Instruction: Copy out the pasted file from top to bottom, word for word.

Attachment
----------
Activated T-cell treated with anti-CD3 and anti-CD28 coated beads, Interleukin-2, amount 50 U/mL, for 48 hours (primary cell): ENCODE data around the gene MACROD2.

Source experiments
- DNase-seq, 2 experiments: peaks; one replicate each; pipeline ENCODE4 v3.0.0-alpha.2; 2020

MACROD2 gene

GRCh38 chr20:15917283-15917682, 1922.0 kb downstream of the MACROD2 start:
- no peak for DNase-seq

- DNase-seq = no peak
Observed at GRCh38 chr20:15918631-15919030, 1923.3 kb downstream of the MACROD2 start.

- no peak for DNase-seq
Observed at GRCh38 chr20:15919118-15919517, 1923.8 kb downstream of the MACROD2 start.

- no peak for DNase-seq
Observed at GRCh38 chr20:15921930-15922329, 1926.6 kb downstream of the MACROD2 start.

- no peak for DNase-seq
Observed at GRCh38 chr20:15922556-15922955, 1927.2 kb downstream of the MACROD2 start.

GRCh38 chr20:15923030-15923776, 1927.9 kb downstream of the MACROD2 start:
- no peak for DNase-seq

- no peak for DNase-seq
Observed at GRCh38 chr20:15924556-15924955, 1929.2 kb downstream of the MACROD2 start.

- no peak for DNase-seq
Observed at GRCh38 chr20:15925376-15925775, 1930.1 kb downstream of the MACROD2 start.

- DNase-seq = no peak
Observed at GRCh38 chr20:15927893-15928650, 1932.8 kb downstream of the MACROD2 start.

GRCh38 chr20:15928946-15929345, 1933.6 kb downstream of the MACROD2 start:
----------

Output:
Activated T-cell treated with anti-CD3 and anti-CD28 coated beads, Interleukin-2, amount 50 U/mL, for 48 hours (primary cell): ENCODE data around the gene MACROD2.

Source experiments
- DNase-seq, 2 experiments: peaks; one replicate each; pipeline ENCODE4 v3.0.0-alpha.2; 2020

MACROD2 gene

GRCh38 chr20:15917283-15917682, 1922.0 kb downstream of the MACROD2 start:
- no peak for DNase-seq

- DNase-seq = no peak
Observed at GRCh38 chr20:15918631-15919030, 1923.3 kb downstream of the MACROD2 start.

- no peak for DNase-seq
Observed at GRCh38 chr20:15919118-15919517, 1923.8 kb downstream of the MACROD2 start.

- no peak for DNase-seq
Observed at GRCh38 chr20:15921930-15922329, 1926.6 kb downstream of the MACROD2 start.

- no peak for DNase-seq
Observed at GRCh38 chr20:15922556-15922955, 1927.2 kb downstream of the MACROD2 start.

GRCh38 chr20:15923030-15923776, 1927.9 kb downstream of the MACROD2 start:
- no peak for DNase-seq

- no peak for DNase-seq
Observed at GRCh38 chr20:15924556-15924955, 1929.2 kb downstream of the MACROD2 start.

- no peak for DNase-seq
Observed at GRCh38 chr20:15925376-15925775, 1930.1 kb downstream of the MACROD2 start.

- DNase-seq = no peak
Observed at GRCh38 chr20:15927893-15928650, 1932.8 kb downstream of the MACROD2 start.

GRCh38 chr20:15928946-15929345, 1933.6 kb downstream of the MACROD2 start: